Donations to Women RefugeesFor all refugee communities, women must be the primary concern.  Under appreciated in many of their home countries, their role as a second wage earner builds a financially successful family, the respect they get as a mother ensures they raise well-educated, well-adjusted children.  Women must have their own community center in order to gather separate from men, with their children safe in a daycare, they must be given a chance to talk together and share their stories, to socialize in English about their new lives and their dreams for the future.  Furthermore, the Women Refugee Center would help women with computers to get education, FAFSA, or connect back to their families back home; it would help them develop their skills and even a business in sewing with available sewing machines, and of course it will have private rooms to help serve the private needs of women in a safe environment.

[gn_pullquote align=”right”]Women need to gather to get a break from their husbands and children, to have an adult conversation about their needs and hopes, to take an English class, to take a breath and enjoy their safety and find some support.[/gn_pullquote]

If the Refugee Community Center only offered a place to talk, to take their case for support in an environment that respected their differences, amongst people from their situations, trained in caring and collaboration, it would be a success.  But the Refugee Community Center means so much more.  At the first refugee conference that I attended in January 2011, the keynote speaker and University of Utah economist Pamela Perlich developed the data for the idea that I have always felt — diversity and immigration are more important to our economic future on the wealth end of the spectrum than on the poor end.  What I mean by this, and what is backed up by Professor Perlich’s data, is that the minority-majority culture is more likely to join the creative class, those imaginative enough to develop their own economies beyond the information economy.  The next creative class, the first with the minority-majority demographic, can be found by looking into an elementary classroom in Salt Lake City right now.  The Refugee Community Center will guide these students through adolescence, giving them a place to belong; and more importantly, will teach their parents the English they will need to not be language outcasts from their own children.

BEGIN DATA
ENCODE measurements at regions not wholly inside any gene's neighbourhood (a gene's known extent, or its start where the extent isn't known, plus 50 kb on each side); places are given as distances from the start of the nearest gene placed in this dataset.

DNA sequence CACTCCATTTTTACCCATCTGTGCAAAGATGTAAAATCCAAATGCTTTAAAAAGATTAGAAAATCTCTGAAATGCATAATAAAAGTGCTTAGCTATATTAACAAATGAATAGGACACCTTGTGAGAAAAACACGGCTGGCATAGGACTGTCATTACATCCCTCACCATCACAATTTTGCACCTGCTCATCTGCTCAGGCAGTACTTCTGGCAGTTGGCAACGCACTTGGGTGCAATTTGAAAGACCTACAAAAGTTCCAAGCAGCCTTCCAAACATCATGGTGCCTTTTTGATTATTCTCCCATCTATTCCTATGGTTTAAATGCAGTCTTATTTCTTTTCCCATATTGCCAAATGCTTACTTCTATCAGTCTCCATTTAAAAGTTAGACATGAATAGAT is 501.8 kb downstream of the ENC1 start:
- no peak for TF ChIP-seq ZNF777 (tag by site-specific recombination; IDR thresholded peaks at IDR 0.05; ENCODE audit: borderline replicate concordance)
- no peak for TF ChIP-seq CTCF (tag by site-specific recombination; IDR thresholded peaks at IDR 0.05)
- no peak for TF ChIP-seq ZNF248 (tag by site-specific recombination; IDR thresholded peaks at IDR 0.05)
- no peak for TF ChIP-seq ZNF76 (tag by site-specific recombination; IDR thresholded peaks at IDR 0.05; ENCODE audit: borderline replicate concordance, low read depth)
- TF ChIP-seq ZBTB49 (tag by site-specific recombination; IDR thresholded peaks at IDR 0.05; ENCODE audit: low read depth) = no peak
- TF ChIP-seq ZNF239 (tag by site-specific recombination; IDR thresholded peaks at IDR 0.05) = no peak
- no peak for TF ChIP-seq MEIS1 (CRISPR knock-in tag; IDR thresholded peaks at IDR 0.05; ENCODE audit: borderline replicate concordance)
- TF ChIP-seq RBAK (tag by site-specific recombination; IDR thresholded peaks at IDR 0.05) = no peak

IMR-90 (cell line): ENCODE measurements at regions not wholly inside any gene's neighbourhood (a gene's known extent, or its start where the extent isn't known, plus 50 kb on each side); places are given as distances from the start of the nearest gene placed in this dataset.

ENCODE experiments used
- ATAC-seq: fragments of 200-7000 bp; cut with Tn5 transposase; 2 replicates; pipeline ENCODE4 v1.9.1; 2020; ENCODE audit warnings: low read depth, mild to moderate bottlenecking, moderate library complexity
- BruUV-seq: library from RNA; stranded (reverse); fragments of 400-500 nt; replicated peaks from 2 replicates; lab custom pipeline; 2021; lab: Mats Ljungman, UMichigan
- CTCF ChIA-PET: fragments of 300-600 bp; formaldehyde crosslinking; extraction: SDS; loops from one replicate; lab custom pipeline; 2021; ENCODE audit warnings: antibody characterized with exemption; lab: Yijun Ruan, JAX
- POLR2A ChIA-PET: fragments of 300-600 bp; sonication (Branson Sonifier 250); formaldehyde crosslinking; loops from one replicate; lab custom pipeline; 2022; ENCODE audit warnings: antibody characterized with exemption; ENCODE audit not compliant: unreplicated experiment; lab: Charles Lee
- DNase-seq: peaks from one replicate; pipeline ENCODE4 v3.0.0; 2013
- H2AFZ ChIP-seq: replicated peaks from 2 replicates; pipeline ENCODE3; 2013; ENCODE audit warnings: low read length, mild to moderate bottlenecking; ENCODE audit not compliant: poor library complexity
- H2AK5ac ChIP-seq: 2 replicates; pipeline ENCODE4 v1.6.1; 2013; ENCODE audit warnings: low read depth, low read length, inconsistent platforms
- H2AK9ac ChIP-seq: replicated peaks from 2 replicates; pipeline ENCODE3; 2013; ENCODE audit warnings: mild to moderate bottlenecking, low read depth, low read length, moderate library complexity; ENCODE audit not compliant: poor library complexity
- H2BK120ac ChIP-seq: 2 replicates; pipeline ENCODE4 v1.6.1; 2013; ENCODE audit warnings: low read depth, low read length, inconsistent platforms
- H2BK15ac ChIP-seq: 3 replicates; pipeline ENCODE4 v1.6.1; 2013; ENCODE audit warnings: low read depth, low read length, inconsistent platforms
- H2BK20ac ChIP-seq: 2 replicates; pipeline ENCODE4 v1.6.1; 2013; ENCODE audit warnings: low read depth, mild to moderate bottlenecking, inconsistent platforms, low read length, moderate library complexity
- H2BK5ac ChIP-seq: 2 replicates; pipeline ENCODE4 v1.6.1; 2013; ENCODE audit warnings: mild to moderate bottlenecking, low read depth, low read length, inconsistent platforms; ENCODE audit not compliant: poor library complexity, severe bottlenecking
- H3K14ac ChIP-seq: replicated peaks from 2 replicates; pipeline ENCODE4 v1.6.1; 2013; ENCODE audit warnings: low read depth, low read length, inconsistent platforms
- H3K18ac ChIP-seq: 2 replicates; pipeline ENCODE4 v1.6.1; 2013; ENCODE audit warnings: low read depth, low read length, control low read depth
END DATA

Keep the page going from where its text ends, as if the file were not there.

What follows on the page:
[gn_box title=”A Mother’s Dream” color=”#333333″]Every mother dreams that her son or daughter will grow to be happy, successful, and healthy. For our refugee mothers settling in Utah, this is a very tangible dream. Their children work twice as hard early on to succeed, taking nothing for granted.[/gn_box]

As every mother of a teen knows, distance and silence are the weapons their child uses to begin to separate from their family and set out (even before their time) on their own.  This silence is lessened when there is a place to learn English alongside your child, showing them that you care, that in this one location the seeds of fun and the seeds of learning can both be sewn.  That lesson, the lesson that creativity, commitment, play, and work can come together and make an American dream, is the what the Refugee Community Center offers to mothers, daughters, Iraqis, Congolese, and Burmese refugees alike.